Reading about beer is good, talking about beer ditto, writing about beer is not far from them either, but it is drinking that we like the most. Us and probably you. This doesn’t mean that we have to do it in absurd quantities, but we must submit our work to trial. And first we must taste it.
These brew days are born out of conversations and ideas of exploring unusual ingredients, new techniques, challenging what not to do on a commercial scale. In addition to experimentation, we ended up creating an easy-to-consult tool, with all our notes of the production day.
As well as the production, the tasting and a final comment deserve to be documented, for future reference. In certain cases, we can later revisit and analyze the evolution of each individual beer. Others will live only for the moment, leave their memory and give way to the next.
4 beer to taste and talk about, let’s keep it simple:
Base: A competent Grisette, aromatic, interesting body that does not anounce the sour mash. No expression of the mixed culture, phenolic profile of the Saison yeast .
Lavender Flower: Different due the aromatic note of the plant, reminiscent of cinnamon, a slight vegetable bitterness.
Lavender Bitter: The company’s star, a more pungent and complex aroma than many hoppy beers. Depth of aromas and flavors in a perfect dance. Bitters, make bitters.
Chamomile Bitter: A second more esoteric proposal, with chamomile and cardamom fighting for the spotlight. Intense aroma, maybe even too much? It depends on who asks but, again, make bitters.
Bonus for splitting the batch into 4. Was it a lot of work? Quite. Did it pay off? No doubt.
The possibility of having a base, the control, and playing with various additions left room to compare our options. The mashing technique is not evident in the test, perhaps unnecessary. On the opposite side, the bitters were a success. We need to revisit the water profile to pull off a drier beer, as a Grisette deserves.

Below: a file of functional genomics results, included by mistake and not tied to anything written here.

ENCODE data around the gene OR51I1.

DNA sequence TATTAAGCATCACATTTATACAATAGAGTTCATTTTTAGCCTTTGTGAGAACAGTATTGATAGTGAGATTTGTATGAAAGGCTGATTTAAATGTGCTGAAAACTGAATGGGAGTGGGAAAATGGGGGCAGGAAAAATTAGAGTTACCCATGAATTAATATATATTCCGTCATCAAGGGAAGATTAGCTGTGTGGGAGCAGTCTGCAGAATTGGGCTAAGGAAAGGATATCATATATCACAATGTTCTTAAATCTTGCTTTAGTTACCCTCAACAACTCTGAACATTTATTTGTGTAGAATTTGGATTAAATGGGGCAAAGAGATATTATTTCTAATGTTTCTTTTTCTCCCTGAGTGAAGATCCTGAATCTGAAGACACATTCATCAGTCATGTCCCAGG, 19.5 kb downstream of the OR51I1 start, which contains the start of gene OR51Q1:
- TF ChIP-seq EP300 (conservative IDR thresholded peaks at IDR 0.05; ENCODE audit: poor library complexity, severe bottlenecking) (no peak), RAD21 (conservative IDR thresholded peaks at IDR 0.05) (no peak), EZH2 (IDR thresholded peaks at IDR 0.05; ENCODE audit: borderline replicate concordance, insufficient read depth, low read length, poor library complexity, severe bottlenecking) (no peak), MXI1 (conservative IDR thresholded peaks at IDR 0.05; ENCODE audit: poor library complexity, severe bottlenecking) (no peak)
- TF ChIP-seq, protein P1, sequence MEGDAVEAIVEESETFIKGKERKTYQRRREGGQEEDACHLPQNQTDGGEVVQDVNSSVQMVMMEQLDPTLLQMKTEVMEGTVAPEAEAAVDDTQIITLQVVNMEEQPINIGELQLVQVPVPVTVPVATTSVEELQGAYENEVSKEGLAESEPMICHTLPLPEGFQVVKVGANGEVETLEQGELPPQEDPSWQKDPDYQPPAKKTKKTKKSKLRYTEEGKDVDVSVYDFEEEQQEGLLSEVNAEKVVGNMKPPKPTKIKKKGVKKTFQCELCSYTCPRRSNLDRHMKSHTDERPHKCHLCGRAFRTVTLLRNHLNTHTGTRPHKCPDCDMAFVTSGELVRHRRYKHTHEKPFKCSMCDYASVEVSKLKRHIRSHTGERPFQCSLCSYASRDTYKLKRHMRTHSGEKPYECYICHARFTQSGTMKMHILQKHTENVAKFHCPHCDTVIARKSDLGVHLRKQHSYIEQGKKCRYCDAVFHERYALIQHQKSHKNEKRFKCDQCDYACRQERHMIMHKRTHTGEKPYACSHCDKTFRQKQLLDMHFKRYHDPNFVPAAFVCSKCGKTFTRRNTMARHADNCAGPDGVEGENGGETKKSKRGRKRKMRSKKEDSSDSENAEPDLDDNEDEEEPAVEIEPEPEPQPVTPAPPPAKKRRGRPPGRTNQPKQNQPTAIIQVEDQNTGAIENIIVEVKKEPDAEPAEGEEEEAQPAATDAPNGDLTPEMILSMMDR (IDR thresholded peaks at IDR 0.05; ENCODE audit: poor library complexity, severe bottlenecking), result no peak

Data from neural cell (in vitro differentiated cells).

The base stood off on its own, without dazzling, but leaving certainty to be revisited. With other arguments in our belt, there are endless possibilities and combinations.
Raspberry Vanilla Sour – All the Bretts + Lactobacillus
Aroma of raspberry jam, light funk. On the palate, an assertive lactic acidity, well pronounced and clean. Tilting the back of the jaw, quickly giving way to the raspberry, at the end in the image of a coulis. Vanilla balances acidity, medium carbonation.
A beer to brew again, next time with more care with the oxygen intake, to minimize notes of acetic acid and ethyl acetate. Prolonged cold maturation to promote precipitation of fruit particles and drag less deposit in the packaging. Increase the carbonation level. Possibly to increase the vanilla to deal with the growing acidity, since the lactobacillus is still alive to make its own party.
Patersbier: Honey and Pansies
Floral and citrus aroma. On the palate, lemon and orange flavor are confused with white peel, due to the bitterness present. Tart, not quite acidic. Strong carbonation. Light and very refreshing body. You want another sip just after the last. Excellent gastronomic beer.
One for the memories. How the elements worked together we don’t know. Maturation in Brettanomyces dregs and lactic acid bacteria elevated a beer, which in the fermentation seemed average, to a beer that stands out. With no evident presence of honey or pansies. Did they contribute to the final product? We need to do it again to know.
There is no photo for thi one. It was so good that we drank the while keg even before we managed to take a photo …
Witbier Smoked Lemmons
A fight that puts smoked lemon, spices and an abundant dose of wheat face to face. In the aroma, the smoked notes win, with Guinea pepper and caraway wanting to join in on the palate. Wheat becomes evident in the first moments. Unctuous sweetness of spices reminiscent of vanilla. The lemon always on a secondary role to balance the aroma and the taste, standing out more in the end.
As long as there is a grill, there will be foods to be smoked, whether or not for beer. This must be a Buddhist beer, dying to be reincarnated in another brew, leaving the sweetness behind and embracing the acidity of the lemons. Bonus for the cereal mash that has provided an extremely rich body in a moderately low-alcohol beer.
Blueberry Wine Stout Armagnac Wood Aged
A comforting presence of alcohol and Armagnac in the aroma, chocolate and caramel too. Blueberry muffin suggestion. In the taste, a very smooth palate, almost nonexistent roastiness. Lots of chocolate, esters that suggest ripe bananas and a timid blueberry. Woody finish, vinous and warm. Enduring harmony with chocolate. Stout in the entry, wine at the exit.
The tasting must be revisited. These styles change over time, they do not worry about being forgotten. For now it presents itself as a solid beer, losing body to the wood, which together, with the wine yeast, made it close to a wine. Interesting imperial stout base for other adventures, where the roast has no place. Blueberries are shy, always have been, and this was no exception. To repeat, perhaps with both yeasts in co-fermentation.